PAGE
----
Faith. Church was a big part of both of their lives. I would join them on occasion at both the Episcopal church and sometimes the Tabernacle to hear a favorite visiting minister. The Book of Common Prayer reminds me of their consistent journey with God. Dressed up in their pretty church clothes and singing the hymns they loved. And if you didn’t go, you could depend on the fact that the sermon was coming to you later. On the beach or at the dinner table. Which at the time may not have been my first topic of choice, but I learned to respectfully listen. And later appreciate.
The art of cleaning. Hospital corners, hanging laundry, using Ajax in the tub when we had a rare shower or bath indoors. Remedies for ailments. Playing games like Yahtzee. Feeding the birds. I had no idea how much the sum of the parts kept me safe and secure and in my own little getawayland each summer. We ate Breyer’s Ice Cream (with pretzels) and Aunt Eleanor could have won the game on the Price is Right on the cost of each and every item. And always what was on sale.
There were definitely things she let me know she did not approve of. Driving barefoot was against the law as was eating leftovers cold. And yet so many acts of unconditional love. Many long distance calls to boyfriends at home and never a phone bill to pay. Open invitations for our friends to come visit in our later years of high school and college. Clean sheets and towels and meals for all.
Style. Pretty classic. She wore penny loafers and her ped stockings underneath, 60’s style pointed “Batman” sunglasses which have certainly cycled through the fashion magazines a few times through the decades. And there was always the late afternoon ocean swim when the three sisters, Eleanor, Ethel, and Ruth unapologetically put on their white bathing caps and walked out into the waves.
Brand loyalty. Aunt El drove Buicks. Always. Her favorite treat were Keebler Pecan Sandies carefully placed in the pantry cookie jar and used Colgate/Palmolive products in the kitchen and bathroom to honor the company her late husband worked for.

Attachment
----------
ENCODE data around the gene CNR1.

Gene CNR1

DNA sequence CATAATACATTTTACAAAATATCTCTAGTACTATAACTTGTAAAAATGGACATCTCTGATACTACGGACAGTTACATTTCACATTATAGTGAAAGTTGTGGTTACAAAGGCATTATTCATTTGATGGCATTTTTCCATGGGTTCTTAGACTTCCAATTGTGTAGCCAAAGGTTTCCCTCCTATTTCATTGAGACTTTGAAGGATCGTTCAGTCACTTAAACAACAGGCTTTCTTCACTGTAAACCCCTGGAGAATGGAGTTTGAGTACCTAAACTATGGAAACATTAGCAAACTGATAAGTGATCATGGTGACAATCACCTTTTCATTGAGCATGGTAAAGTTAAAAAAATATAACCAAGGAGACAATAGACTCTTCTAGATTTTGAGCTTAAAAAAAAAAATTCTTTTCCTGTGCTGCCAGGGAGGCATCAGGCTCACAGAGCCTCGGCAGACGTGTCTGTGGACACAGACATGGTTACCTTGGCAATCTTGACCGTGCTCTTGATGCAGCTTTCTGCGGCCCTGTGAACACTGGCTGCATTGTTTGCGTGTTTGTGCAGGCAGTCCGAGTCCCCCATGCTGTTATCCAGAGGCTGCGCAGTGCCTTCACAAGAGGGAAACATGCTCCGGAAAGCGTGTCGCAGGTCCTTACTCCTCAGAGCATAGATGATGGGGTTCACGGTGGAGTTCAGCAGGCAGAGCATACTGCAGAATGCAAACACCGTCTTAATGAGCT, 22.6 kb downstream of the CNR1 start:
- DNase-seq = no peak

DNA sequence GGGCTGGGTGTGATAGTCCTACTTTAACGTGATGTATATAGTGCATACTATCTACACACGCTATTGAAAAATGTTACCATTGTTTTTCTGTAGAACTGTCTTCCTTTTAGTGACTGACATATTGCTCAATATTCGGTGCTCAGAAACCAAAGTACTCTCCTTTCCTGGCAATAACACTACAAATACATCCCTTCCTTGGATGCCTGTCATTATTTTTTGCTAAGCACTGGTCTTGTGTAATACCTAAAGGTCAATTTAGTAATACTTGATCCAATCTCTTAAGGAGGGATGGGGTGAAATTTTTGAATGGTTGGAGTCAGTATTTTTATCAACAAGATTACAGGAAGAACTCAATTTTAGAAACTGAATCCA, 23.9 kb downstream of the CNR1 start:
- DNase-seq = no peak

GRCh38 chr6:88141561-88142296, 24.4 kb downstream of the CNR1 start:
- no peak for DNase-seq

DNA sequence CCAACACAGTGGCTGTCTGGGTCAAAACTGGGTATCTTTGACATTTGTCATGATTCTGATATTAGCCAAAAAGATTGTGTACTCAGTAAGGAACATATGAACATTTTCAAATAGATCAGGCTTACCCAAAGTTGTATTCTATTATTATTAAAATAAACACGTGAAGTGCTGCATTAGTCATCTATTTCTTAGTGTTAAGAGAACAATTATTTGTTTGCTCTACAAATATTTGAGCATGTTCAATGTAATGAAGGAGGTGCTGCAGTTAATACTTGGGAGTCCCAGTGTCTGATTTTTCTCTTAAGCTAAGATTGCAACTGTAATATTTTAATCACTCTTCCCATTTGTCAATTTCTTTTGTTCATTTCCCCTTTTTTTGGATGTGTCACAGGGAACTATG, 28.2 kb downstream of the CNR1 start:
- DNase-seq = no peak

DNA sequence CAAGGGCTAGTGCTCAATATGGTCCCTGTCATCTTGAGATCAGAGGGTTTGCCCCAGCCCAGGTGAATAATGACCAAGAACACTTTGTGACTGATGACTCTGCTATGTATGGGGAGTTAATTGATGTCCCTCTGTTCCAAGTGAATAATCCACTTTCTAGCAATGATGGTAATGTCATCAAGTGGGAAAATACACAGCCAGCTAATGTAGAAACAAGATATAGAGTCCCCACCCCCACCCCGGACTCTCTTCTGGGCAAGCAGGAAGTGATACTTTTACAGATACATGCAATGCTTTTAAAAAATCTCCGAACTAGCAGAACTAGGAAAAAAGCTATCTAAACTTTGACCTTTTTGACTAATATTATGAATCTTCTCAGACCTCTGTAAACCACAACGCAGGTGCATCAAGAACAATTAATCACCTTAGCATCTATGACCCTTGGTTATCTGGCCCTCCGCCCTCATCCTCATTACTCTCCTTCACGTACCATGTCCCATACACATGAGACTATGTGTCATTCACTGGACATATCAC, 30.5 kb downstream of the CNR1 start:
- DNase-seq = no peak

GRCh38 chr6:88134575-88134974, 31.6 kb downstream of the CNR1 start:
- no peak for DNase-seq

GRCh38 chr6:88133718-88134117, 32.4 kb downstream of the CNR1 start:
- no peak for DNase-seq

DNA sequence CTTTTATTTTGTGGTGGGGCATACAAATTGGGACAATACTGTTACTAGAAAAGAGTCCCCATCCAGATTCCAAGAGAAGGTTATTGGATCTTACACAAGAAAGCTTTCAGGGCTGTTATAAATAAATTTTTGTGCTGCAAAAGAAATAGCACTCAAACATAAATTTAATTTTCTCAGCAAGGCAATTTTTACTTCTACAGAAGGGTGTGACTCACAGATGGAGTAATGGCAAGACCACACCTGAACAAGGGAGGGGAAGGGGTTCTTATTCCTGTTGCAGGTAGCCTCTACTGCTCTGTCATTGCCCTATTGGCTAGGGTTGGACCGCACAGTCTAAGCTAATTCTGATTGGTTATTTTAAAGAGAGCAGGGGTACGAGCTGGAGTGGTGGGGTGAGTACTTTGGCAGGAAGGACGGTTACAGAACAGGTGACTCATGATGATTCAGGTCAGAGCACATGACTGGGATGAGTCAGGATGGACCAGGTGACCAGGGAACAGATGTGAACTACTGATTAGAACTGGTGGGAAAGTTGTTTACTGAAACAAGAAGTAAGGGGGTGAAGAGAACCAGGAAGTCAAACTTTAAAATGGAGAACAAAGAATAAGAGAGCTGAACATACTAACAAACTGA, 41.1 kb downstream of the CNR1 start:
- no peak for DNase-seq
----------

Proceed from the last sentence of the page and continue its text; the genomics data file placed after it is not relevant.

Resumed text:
And aside from summer, there was Christmas. She consistently helped create and give us homemade ornaments from her church bazaar which were labelled with your initials and date. Many which still adorn my tree. (too many for the apartment tree.) Angels and little stuffed lambs and Mary Poppins characters. I have a full set of Christmas Spode that she gave me over the years. And for me, the crux of it all was Christmas Eve when the two sisters arrived together, trunk full of wrapped gifts. Plates of cookies. And the lovely ritual of our midnight service together. This is where I get a bit teary.
So here’s the thing. They both lost their husbands tragically. This fact always held some sadness and reverence for me as they persevered and lived with their heads held high. Stories of younger days flew in and out from time to time. They taught us about history. And progress as they moved into new decades and technology. Teaching us about their first televisions, streetcar rides, World War II, Betsy Ross, the signers of the Declaration of Independence. And all the words to God Bless America and Harrigan.
She playfully chose words for the summer when I was little. I only remember two, but they were good. Constitutional and cooperation. I was young and these five syllable words took some practice and rehearsal. She sent us to see Broadway shows with our parents. Annie and Peter Pan and Pirates of Penzance. It was the beginning of a love of show tunes and theater.
It’s hard to imagine the world without her. She was steadfast and although far away, close enough to know you’d be seeing her again. And we will.